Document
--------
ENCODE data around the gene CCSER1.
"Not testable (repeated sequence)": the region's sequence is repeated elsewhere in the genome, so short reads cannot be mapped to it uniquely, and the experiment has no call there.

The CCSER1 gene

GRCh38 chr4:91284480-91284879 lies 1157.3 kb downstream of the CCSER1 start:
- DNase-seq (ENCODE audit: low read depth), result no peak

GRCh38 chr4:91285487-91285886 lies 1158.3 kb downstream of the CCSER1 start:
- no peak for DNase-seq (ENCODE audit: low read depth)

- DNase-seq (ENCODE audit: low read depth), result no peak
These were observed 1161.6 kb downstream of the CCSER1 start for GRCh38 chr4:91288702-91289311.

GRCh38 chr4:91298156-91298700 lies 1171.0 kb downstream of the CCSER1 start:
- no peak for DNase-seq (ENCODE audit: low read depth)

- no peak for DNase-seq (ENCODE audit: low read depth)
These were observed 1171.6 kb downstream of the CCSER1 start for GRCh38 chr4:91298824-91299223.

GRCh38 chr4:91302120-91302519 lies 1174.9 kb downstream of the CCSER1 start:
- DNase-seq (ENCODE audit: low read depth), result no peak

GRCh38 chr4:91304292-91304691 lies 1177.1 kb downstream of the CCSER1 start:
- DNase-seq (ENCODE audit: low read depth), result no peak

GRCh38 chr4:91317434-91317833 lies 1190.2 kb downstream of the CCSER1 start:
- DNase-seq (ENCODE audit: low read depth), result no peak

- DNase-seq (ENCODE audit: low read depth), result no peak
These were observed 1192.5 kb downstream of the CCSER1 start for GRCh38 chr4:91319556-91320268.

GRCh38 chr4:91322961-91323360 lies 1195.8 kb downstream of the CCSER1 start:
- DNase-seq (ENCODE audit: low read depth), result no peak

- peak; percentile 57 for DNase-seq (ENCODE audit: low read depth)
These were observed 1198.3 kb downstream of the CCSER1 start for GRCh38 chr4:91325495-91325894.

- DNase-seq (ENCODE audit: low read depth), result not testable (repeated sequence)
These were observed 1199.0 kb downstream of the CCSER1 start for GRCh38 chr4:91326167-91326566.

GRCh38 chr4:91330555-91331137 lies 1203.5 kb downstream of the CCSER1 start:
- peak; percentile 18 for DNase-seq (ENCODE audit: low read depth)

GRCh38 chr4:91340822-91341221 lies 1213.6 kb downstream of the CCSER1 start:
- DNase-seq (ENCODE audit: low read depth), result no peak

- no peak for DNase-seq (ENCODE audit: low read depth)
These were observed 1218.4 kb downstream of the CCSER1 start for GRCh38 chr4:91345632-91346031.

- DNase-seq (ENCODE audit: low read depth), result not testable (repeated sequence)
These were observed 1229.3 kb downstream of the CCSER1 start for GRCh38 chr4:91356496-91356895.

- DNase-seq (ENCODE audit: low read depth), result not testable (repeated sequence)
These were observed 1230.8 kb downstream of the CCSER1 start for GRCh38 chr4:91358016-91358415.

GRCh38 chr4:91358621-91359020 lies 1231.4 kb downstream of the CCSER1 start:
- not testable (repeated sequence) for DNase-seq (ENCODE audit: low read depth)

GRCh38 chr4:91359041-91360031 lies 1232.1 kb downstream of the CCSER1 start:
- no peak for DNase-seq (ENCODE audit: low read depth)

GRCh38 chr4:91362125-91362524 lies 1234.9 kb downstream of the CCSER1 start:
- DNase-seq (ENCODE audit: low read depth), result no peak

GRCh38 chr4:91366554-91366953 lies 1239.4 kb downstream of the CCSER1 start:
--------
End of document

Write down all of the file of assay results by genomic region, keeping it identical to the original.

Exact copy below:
ENCODE data around the gene CCSER1.
"Not testable (repeated sequence)": the region's sequence is repeated elsewhere in the genome, so short reads cannot be mapped to it uniquely, and the experiment has no call there.

The CCSER1 gene

GRCh38 chr4:91284480-91284879 lies 1157.3 kb downstream of the CCSER1 start:
- DNase-seq (ENCODE audit: low read depth), result no peak

GRCh38 chr4:91285487-91285886 lies 1158.3 kb downstream of the CCSER1 start:
- no peak for DNase-seq (ENCODE audit: low read depth)

- DNase-seq (ENCODE audit: low read depth), result no peak
These were observed 1161.6 kb downstream of the CCSER1 start for GRCh38 chr4:91288702-91289311.

GRCh38 chr4:91298156-91298700 lies 1171.0 kb downstream of the CCSER1 start:
- no peak for DNase-seq (ENCODE audit: low read depth)

- no peak for DNase-seq (ENCODE audit: low read depth)
These were observed 1171.6 kb downstream of the CCSER1 start for GRCh38 chr4:91298824-91299223.

GRCh38 chr4:91302120-91302519 lies 1174.9 kb downstream of the CCSER1 start:
- DNase-seq (ENCODE audit: low read depth), result no peak

GRCh38 chr4:91304292-91304691 lies 1177.1 kb downstream of the CCSER1 start:
- DNase-seq (ENCODE audit: low read depth), result no peak

GRCh38 chr4:91317434-91317833 lies 1190.2 kb downstream of the CCSER1 start:
- DNase-seq (ENCODE audit: low read depth), result no peak

- DNase-seq (ENCODE audit: low read depth), result no peak
These were observed 1192.5 kb downstream of the CCSER1 start for GRCh38 chr4:91319556-91320268.

GRCh38 chr4:91322961-91323360 lies 1195.8 kb downstream of the CCSER1 start:
- DNase-seq (ENCODE audit: low read depth), result no peak

- peak; percentile 57 for DNase-seq (ENCODE audit: low read depth)
These were observed 1198.3 kb downstream of the CCSER1 start for GRCh38 chr4:91325495-91325894.

- DNase-seq (ENCODE audit: low read depth), result not testable (repeated sequence)
These were observed 1199.0 kb downstream of the CCSER1 start for GRCh38 chr4:91326167-91326566.

GRCh38 chr4:91330555-91331137 lies 1203.5 kb downstream of the CCSER1 start:
- peak; percentile 18 for DNase-seq (ENCODE audit: low read depth)

GRCh38 chr4:91340822-91341221 lies 1213.6 kb downstream of the CCSER1 start:
- DNase-seq (ENCODE audit: low read depth), result no peak

- no peak for DNase-seq (ENCODE audit: low read depth)
These were observed 1218.4 kb downstream of the CCSER1 start for GRCh38 chr4:91345632-91346031.

- DNase-seq (ENCODE audit: low read depth), result not testable (repeated sequence)
These were observed 1229.3 kb downstream of the CCSER1 start for GRCh38 chr4:91356496-91356895.

- DNase-seq (ENCODE audit: low read depth), result not testable (repeated sequence)
These were observed 1230.8 kb downstream of the CCSER1 start for GRCh38 chr4:91358016-91358415.

GRCh38 chr4:91358621-91359020 lies 1231.4 kb downstream of the CCSER1 start:
- not testable (repeated sequence) for DNase-seq (ENCODE audit: low read depth)

GRCh38 chr4:91359041-91360031 lies 1232.1 kb downstream of the CCSER1 start:
- no peak for DNase-seq (ENCODE audit: low read depth)

GRCh38 chr4:91362125-91362524 lies 1234.9 kb downstream of the CCSER1 start:
- DNase-seq (ENCODE audit: low read depth), result no peak

GRCh38 chr4:91366554-91366953 lies 1239.4 kb downstream of the CCSER1 start: